Bill Zeeble

Reporter

Bill Zeeble has been a full-time reporter at KERA since 1992, covering everything from medicine to the Mavericks and education to environmental issues. He’s won numerous awards over the years, with top honors from the Dallas Press Club, Texas Medical Association, the Dallas and Texas Bar Associations, the American Diabetes Association and a national health reporting grant from the Kaiser Family Foundation. Zeeble was born in Philadelphia, Pa. and grew up in the nearby suburb of Cherry Hill, NJ, where he became an accomplished timpanist and drummer. Heading to college near Chicago on a scholarship, he fell in love with public radio, working at the college classical/NPR station, and he has pursued public radio ever since.

His first real radio gig was with a classical station in Corpus Christi, where the new Texan was dubbed “Billy Ted”; he was also a manager at WWNO-FM in New Orleans. Several stories he covered on television for KERA 13 helped homeowners avoid losing their homes. Zeeble remains dedicated to radio, however, and spends time working with NPR to teach students how to do radio journalism. His radio pieces have aired on nearly every national news show carried on KERA, from NPR and American Public Media to the BBC. He and his wife have 2 dogs and 2 cats, adopted and rescued. His home desk is messy with vintage fountain pens and parts to aid his passion to make them work again.

A new study is out – and it’s focused on America’s charter school petri dish, New Orleans. It shows that the charter schools there are more focused on marketing and advertising themselves, rather classroom performance. KERA’s Bill Zeeble reports on what the research, from the University of Texas and Tulane, could mean for charters in North Texas.

Bill Zeeble / KERA News

City Council members control the agenda and microphones, but can’t talk during meetings about anything that’s not on the official agenda. So on Wednesday, a pair of council members planned to leave their seats and head for the public microphone. The topic? What could be the hottest issue in May’s election: the proposed Trinity toll road. At the last minute, though, the city attorney put the kibosh on their plans.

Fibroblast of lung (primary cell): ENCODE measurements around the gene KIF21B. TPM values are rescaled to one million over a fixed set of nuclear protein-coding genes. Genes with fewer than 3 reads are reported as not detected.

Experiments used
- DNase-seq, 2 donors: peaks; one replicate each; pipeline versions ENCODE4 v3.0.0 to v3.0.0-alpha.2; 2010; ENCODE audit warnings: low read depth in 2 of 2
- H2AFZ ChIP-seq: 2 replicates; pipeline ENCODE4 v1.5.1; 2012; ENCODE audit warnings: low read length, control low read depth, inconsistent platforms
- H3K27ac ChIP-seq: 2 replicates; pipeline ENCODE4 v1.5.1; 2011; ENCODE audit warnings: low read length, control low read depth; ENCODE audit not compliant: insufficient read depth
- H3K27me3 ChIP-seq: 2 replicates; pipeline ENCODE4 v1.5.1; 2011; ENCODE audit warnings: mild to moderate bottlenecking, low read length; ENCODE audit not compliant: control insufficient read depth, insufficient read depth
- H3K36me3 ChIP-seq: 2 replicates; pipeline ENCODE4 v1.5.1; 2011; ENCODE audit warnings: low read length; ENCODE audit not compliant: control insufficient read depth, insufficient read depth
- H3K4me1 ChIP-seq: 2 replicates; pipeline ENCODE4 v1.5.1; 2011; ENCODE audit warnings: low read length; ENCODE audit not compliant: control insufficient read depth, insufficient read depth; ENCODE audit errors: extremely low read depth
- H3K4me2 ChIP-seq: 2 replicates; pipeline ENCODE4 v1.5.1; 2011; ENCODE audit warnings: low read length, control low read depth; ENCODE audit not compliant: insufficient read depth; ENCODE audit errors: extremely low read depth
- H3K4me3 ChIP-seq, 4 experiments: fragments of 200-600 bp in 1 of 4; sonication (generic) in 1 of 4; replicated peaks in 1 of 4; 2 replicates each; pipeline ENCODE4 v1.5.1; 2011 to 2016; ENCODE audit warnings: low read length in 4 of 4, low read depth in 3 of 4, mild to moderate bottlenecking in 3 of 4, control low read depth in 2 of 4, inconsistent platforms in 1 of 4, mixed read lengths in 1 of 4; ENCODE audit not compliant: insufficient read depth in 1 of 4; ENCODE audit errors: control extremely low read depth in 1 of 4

Bill Zeeble / KERA News

Texas Gov. Greg Abbott stopped in Dallas Monday after an ice storm kept him away earlier this month. With his first legislative session almost at its midpoint, the governor talked about his priorities, his experience and progress so far.

Bill Zeeble / KERA News

Richard Fisher’s headed the Dallas Federal Reserve Bank for a decade. Next week, he steps down after leading the bank through a historic recession and a slow, steady recovery. He gave his goodbye speech Friday.  

Bill Zeeble / KERA News

Neiman Marcus, Dallas’ famous high-end retailer, is the first store with a full-size digital mirror. It records what you try on so you can compare clothes side by side then lets you share those looks with others online. The high-tech mirror arrived at a North Texas store last month.

Bill Zeeble / KERA News

Most North Texas school kids reveled in their third day off in the last two weeks Thursday -- with spring break coming for many next week. But those days off create headaches for districts trying to reschedule snow and ice days.

Bill Zeeble / KERA News

With ice in the rear-view mirror and snow arriving Wednesday morning, North Texas road crews are gearing up for another round of winter. Three big techniques help make roads passable: chemicals, “brine” and the old standby -- sand.

Bill Zeeble / KERA News

Adult GED students often juggle family, job, and classes to get that high school-equivalency diploma. And then there’s the cost of the test. Dallas – based Atmos Energy has started picking up the tab.

Bill Zeeble / KERA News

It’s Fare-war time again at Love Field. Virgin America announced it’ll fly from Dallas to Austin for $39. That got the attention of Dallas-based Southwest, which built its business, in part, on that route.

Bill Zeeble / KERA News

UPDATE: A Dallas schools investigation into an executive with a criminal background continues, and so may a Human Resources audit, even though that department  chief resigned three weeks ago. During Monday’s late night board meeting, trustees discussed the HR scandal and the response by superintendent Mike Miles.

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